By James W. Dolan, Special to the Reporter
For a person who was not always so fond of Florida, I seem to be spending a lot more time there of late. I expect it has something to do with my lady friend, who just happens to own a home on Marco Island. Neither of us expected to get lucky a second time following the deaths of our spouses.
We both chose to embrace that somewhat shallow but joyful exhortation: “We’re not here for a long time; we’re here for a good time.” But why should we shrink into the dark recesses of remorse, loss and isolation, particularly now when we have more free time than when we were raising our families? We’re now fully formed, self-aware, and independent, wearing comfortably the joys and strains and the pleasure and pain of our earlier lives. They are etched into our faces and molded into our souls.
We have a history, a perspective that provides insight, awareness, and the comfort of a task well done, for the most part. With experience comes the compassion to understand, forgive, and accept our flawed humanity. Too many seniors flee to Florida seeking a refuge from the problems that beset society. They live and play in private enclaves, insulated from the turmoil of a democracy in crisis.
It’s not just the bitter weather they flee. The harshness of winter is a reminder that time is running out. It also serves as a metaphor for the disorder, poverty, violence, and confusion they wish to avoid in their sunset years. What some describe as “heaven’s waiting room” also serves as an elaborate refugee camp. That may account for the unease I occasionally feel in this comfortable world apart.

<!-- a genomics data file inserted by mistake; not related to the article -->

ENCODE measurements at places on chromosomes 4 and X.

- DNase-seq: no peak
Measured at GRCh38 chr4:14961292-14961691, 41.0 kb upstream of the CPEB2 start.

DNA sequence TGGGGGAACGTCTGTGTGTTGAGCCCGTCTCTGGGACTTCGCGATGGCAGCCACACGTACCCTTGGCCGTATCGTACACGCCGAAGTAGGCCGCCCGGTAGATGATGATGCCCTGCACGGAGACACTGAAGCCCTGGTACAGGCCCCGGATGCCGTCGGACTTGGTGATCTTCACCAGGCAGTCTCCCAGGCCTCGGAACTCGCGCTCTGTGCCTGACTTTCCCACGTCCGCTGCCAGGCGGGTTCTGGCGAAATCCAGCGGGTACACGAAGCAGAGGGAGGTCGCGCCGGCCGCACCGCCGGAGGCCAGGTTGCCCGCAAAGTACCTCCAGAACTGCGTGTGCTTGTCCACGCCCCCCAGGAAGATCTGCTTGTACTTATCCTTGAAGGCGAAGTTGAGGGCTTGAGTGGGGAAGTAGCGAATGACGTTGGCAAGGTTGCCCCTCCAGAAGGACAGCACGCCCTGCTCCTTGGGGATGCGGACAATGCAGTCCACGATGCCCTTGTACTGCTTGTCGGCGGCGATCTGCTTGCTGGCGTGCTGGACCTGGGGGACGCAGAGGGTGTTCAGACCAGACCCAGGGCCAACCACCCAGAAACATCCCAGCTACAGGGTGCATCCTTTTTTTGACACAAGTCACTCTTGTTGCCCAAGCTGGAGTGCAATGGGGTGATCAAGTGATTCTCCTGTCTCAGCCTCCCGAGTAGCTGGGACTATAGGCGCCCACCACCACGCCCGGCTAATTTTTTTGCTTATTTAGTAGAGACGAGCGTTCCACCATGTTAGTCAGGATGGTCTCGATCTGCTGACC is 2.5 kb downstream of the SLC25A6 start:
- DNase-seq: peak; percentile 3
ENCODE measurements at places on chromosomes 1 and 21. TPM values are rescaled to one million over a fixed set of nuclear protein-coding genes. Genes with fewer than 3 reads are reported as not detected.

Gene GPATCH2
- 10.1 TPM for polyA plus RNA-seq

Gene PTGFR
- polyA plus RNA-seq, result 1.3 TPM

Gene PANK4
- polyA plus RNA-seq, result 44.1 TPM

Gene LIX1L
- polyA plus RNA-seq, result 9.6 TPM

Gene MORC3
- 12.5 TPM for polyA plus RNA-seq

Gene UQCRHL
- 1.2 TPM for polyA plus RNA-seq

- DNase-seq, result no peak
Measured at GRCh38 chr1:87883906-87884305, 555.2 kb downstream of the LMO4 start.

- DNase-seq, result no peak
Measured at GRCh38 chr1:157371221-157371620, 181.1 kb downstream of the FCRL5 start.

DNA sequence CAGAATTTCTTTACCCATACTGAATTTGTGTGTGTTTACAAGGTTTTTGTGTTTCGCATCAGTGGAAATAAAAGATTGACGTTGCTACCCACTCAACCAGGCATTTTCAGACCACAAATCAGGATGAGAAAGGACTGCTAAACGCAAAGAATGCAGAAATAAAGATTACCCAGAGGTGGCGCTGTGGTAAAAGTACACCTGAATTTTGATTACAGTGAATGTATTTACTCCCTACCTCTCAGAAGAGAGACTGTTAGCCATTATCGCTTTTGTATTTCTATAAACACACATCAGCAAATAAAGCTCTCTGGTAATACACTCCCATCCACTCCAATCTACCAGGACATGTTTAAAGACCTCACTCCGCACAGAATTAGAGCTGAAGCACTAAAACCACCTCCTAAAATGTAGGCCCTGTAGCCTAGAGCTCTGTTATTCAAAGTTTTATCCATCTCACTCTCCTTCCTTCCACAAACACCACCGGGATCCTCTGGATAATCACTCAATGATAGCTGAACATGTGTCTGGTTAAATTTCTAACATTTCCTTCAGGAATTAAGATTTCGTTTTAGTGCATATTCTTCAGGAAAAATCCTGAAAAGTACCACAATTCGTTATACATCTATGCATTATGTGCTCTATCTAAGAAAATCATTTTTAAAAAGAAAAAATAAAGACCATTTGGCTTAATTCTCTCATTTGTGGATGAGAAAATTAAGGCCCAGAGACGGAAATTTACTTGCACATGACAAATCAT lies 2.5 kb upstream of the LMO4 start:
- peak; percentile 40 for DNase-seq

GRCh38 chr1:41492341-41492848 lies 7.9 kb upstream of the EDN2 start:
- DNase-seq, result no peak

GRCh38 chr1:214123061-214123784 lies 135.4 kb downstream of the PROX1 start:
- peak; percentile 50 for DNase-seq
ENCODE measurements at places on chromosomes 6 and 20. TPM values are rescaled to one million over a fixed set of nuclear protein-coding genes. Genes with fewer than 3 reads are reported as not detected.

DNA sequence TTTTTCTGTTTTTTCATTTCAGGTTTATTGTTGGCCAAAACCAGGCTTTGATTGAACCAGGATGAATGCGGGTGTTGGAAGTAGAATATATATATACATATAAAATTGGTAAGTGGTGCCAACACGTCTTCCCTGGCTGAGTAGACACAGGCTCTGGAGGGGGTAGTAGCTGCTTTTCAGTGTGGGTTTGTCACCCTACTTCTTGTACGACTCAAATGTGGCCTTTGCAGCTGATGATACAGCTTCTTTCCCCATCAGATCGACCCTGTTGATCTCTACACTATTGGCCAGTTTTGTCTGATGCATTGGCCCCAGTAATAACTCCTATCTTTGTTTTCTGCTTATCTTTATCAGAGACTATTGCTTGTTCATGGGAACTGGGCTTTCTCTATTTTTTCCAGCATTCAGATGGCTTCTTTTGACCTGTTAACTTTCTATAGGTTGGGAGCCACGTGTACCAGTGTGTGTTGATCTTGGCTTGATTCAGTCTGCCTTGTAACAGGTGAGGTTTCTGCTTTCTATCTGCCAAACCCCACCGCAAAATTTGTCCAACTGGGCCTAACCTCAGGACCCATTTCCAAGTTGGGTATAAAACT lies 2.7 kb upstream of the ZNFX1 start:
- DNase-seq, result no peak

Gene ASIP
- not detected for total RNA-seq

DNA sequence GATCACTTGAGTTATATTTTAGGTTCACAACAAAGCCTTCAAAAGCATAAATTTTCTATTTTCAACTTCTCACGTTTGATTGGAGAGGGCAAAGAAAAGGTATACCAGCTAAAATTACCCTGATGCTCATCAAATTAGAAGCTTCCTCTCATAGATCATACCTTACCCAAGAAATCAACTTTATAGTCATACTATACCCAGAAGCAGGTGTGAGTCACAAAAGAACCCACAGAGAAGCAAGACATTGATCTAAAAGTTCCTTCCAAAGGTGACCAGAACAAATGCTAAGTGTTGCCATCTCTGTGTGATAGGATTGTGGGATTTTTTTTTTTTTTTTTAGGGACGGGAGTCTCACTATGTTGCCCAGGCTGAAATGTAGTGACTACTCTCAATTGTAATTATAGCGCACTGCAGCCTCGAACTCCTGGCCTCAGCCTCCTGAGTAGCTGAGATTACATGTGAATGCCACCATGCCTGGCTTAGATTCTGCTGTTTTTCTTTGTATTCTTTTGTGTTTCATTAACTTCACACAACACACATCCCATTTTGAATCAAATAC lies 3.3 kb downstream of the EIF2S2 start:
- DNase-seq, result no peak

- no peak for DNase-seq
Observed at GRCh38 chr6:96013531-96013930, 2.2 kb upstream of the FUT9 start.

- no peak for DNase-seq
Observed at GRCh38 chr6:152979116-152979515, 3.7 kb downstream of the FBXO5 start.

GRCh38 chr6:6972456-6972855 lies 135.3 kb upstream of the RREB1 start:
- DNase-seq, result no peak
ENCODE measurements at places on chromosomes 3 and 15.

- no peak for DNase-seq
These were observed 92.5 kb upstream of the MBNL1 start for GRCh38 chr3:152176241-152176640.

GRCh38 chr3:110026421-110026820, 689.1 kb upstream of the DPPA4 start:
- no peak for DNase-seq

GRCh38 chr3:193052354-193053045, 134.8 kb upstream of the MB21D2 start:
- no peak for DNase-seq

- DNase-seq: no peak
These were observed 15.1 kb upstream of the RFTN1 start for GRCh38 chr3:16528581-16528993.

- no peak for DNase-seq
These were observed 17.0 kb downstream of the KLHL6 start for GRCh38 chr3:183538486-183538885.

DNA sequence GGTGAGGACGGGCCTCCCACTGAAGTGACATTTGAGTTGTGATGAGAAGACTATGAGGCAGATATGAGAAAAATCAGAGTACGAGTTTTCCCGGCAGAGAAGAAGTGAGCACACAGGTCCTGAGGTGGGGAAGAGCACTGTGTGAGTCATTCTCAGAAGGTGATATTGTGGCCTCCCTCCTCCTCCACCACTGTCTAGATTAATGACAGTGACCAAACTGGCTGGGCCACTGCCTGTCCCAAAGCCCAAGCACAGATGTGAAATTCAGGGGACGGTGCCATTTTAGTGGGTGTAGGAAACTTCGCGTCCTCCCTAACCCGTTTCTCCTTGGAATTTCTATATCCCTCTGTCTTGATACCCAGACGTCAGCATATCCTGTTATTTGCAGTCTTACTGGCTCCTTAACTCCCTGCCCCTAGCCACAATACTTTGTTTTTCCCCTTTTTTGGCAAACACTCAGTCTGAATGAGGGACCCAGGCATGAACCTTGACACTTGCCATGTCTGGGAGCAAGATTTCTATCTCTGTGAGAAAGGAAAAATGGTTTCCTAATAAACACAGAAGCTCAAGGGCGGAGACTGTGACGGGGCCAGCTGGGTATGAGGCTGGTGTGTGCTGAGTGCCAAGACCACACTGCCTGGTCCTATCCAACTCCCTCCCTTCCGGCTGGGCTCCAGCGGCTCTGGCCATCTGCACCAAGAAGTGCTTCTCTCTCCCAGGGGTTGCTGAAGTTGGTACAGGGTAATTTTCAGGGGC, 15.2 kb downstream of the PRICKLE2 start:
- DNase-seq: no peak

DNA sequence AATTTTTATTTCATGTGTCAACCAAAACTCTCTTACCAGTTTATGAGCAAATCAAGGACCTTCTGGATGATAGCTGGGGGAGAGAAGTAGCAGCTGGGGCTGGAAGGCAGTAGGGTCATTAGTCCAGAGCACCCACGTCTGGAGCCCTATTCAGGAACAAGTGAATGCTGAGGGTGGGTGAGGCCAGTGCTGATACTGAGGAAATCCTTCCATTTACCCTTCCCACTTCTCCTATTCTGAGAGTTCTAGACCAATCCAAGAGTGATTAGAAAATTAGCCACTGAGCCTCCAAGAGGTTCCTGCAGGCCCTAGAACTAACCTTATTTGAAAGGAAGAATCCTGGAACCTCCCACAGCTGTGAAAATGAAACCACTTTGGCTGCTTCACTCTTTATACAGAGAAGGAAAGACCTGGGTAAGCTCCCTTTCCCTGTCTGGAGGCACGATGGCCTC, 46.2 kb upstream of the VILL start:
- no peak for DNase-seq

I was there for the last election and I was distressed at the large number of Trump supporters. He received overwhelming support from people who had “made it.” They had money, status, and security, and almost nothing in common with Trump’s traditional base. Yet they feared some of the same things. Overwhelmingly white, many saw immigration, social welfare programs, and the growing minority population as a threat.
There is something artificial about a lifestyle that on weekends drives residents to a joint called “Stan’s,” a legendary roadhouse on an inlet in a section of Marco known as Goodland. It’s stuck away in an isolated corner of the island like an eccentric relative. It’s not quite ready for prime time. But on weekends they all come to enjoy the sounds, smells, tastes, and companionship of an authentic southern honky-tonk.
The setting is open, the music country western, loud and brash. The dancing is lively and the food and spirits plentiful, but not overpriced. Unlike much of the rest of the island, it ain’t fancy, but it’s real. Characters are welcome and add spice to an eclectic mix of fun lovers who revel in the joint’s diversity. The playful atmosphere is infectious as young and old, bikers and BMW owners share a laugh.
When Stan Gober, the founder, owner, and impresario, died, they named the second bridge to the island after him. A fitting honor because “Stan’s” is a place that bridges differences. Its festive atmosphere brings together folks who might otherwise never appreciate just how alike they are. You would never mistake that roadhouse for a church, but it is a place where people gather to celebrate their common humanity.
James W. Dolan is a retired Dorchester District Court judge who now practices law.